Pathways Documents

background documents and work in progress

This is a public committee  public

working document

    Bruce K Behn
    Preliminary Issue #1 Draft Value Proposition
    working document posted February 18, 2011 by Bruce K Behn, last edited February 10, 2012, tagged public meeting Feb 2011 
    1140 Views, 1 Comment
    title:
    Preliminary Issue #1 Draft Value Proposition

    Comment

     

    • James A Chyz

      1.      When I read “public interest” I think of capital markets and hence external auditors. This is not a surprise given that the Pathways Commission came from the ACAP. By definition, ACAP seems to be about Auditing. This leads to me to wonder why the broad term “profession” is used given the many roles accountants play in the economy. It is not until the third paragraph that the reader gets the feeling the Commission seeks to be more inclusive (see comment #4).

      2.      I agree that the reliability of accounting information is an important theme in the context of capital markets and the auditing profession.  I wonder if you could argue that other themes are equally important or more important in different contexts including relevance and/or timeliness for internal decision making contexts.

      3.       

      a.       Using the term “common language” followed by the phrase “enabling domestic and global markets to function” leads me to believe the Commission seeks to support the profession’s role in a transition to a set of international accounting standards. If this is the case, I’m wondering if it should be explicitly stated.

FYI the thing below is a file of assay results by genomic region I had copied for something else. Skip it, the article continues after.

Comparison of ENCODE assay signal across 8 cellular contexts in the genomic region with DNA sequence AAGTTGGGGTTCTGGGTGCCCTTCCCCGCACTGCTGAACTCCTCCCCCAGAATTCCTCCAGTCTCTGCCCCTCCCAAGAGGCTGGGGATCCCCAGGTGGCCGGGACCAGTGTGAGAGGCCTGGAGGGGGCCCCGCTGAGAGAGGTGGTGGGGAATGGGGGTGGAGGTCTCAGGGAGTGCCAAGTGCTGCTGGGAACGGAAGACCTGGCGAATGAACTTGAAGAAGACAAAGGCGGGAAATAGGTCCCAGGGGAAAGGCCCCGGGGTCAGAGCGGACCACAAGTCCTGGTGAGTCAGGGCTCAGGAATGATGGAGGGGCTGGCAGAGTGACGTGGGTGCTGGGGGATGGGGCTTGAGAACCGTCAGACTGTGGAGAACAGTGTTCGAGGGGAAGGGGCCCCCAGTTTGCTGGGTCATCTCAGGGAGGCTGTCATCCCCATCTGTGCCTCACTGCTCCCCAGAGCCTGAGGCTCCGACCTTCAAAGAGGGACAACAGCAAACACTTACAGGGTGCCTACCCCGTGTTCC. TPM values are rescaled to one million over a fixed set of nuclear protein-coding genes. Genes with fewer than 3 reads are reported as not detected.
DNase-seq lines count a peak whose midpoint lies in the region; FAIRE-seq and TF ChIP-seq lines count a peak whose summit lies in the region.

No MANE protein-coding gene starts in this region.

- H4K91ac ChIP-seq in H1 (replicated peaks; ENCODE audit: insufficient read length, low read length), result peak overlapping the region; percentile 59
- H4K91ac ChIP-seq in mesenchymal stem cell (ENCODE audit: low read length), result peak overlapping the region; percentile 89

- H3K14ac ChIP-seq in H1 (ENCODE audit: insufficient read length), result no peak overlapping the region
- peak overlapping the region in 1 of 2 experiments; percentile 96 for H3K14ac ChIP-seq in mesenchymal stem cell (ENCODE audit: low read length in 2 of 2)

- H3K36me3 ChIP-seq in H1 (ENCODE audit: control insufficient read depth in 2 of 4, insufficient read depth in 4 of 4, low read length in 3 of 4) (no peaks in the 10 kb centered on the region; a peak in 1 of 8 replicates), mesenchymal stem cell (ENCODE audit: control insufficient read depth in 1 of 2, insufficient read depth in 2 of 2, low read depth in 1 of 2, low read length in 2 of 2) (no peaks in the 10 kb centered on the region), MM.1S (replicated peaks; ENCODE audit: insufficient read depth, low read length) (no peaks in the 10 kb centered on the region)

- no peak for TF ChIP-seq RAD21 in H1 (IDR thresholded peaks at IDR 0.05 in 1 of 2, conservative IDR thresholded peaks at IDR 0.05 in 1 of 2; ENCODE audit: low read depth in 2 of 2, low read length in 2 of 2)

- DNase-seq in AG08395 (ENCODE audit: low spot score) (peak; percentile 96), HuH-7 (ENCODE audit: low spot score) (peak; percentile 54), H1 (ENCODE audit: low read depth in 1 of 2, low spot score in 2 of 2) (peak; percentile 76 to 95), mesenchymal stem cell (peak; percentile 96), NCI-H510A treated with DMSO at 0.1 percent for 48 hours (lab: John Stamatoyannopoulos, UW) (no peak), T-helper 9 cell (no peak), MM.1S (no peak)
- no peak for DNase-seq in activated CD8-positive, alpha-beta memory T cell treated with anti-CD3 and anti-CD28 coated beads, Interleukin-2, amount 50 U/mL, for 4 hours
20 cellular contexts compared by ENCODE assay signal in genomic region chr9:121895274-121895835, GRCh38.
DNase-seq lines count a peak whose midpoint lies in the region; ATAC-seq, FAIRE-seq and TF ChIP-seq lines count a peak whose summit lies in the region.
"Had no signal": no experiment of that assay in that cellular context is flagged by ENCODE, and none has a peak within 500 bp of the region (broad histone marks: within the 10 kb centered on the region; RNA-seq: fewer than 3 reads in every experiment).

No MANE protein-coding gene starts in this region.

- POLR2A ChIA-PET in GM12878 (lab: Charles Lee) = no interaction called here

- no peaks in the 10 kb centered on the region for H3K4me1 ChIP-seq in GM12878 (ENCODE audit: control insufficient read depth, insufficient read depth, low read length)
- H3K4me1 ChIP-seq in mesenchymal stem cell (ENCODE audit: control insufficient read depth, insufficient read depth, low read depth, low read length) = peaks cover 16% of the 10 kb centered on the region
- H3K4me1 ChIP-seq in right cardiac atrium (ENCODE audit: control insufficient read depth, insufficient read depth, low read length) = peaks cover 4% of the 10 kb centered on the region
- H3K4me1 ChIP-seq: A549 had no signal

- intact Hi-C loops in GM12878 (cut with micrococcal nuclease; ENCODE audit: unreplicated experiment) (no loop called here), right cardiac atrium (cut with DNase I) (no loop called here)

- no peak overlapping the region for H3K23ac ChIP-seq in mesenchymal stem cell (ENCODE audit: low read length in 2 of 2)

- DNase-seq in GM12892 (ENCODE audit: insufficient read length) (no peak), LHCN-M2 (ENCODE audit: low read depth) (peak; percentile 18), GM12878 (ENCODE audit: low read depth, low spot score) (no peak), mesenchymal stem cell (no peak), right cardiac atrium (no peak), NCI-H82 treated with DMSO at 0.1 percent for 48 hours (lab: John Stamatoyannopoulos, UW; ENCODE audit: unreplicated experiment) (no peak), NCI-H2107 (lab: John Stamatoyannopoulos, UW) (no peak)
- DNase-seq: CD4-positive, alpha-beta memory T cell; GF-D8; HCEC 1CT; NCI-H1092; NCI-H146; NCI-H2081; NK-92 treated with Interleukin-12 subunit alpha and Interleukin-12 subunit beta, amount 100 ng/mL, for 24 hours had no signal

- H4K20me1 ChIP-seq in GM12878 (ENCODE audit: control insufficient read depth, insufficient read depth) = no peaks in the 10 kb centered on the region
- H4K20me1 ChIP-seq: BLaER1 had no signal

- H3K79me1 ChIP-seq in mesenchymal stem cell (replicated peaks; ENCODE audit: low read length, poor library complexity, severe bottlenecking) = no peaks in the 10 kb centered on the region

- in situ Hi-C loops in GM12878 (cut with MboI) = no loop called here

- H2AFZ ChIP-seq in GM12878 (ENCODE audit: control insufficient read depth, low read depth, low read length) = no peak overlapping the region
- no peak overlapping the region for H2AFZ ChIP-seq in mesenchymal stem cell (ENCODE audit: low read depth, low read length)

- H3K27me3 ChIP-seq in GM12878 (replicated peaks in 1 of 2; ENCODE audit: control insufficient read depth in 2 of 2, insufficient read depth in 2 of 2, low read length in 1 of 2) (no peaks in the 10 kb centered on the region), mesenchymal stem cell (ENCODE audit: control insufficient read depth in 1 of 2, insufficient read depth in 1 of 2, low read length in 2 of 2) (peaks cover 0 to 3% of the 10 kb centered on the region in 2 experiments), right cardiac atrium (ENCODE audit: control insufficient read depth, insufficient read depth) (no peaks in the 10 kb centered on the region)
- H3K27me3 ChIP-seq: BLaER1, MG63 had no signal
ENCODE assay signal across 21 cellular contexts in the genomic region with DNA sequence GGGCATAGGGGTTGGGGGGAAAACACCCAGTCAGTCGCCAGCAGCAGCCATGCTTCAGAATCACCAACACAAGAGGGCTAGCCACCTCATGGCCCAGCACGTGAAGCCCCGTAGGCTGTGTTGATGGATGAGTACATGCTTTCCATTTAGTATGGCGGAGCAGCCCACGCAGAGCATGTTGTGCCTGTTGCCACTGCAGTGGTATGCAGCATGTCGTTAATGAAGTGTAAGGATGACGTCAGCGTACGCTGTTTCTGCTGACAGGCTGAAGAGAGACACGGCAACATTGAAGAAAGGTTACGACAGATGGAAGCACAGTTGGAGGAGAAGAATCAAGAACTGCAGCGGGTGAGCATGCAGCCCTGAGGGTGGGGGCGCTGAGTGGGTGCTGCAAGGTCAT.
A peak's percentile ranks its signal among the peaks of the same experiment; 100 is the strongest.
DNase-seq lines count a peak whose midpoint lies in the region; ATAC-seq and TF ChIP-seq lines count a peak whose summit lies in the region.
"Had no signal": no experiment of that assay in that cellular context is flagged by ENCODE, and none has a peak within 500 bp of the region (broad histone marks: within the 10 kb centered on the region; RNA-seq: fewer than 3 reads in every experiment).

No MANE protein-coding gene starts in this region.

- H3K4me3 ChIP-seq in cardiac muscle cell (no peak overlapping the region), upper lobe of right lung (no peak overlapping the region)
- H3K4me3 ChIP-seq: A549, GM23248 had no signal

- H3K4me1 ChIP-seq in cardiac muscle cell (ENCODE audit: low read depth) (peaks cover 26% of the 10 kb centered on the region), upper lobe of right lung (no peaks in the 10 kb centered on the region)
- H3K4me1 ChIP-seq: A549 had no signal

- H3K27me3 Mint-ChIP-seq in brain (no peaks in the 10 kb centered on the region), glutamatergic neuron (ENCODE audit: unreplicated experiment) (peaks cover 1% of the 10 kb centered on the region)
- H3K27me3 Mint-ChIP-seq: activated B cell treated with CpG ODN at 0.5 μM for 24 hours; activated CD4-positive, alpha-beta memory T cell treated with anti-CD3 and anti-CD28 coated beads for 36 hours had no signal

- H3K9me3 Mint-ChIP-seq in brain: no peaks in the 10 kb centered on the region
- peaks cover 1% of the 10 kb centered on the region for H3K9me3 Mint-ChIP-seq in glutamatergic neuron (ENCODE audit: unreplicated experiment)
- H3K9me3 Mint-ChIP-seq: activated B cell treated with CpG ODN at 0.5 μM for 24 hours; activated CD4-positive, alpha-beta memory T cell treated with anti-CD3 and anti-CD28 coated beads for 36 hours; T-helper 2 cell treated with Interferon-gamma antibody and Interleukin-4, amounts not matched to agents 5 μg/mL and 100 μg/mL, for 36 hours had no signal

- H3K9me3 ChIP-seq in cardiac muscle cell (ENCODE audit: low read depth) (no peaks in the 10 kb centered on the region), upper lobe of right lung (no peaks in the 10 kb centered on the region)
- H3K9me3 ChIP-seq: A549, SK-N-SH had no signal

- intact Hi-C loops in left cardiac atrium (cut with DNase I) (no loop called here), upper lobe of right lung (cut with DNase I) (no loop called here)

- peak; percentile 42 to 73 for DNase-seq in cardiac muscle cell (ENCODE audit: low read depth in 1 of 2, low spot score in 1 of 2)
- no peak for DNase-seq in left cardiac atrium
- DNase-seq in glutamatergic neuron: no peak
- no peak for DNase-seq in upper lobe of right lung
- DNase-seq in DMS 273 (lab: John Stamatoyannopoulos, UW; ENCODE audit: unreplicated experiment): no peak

b.      So this is the Anthropologist in me coming out: Do you need to define “society” before being able to articulate the parameters of the accounting profession’s social contract?  I think many Americans are ethnocentric and would tend to define their “society” largely by geography and American cultural norms. Other countries might welcome a broader definition of the society the accounting profession seeks to benefit, including one that has a varied collection of individuals who share an economic infrastructure.

      4.      The last sentence of this paragraph contains what I feel is a more inclusive definition of the accounting profession.  As noted in comment #1 above, it feels like the document initially focuses on auditors. I tend to prefer this latter more inclusive characterization of the profession.

      5.      Would you say that accounting educators are members of the accounting profession?  Is there any reason to articulate the role of accounting educators and how they fit into the accounting profession?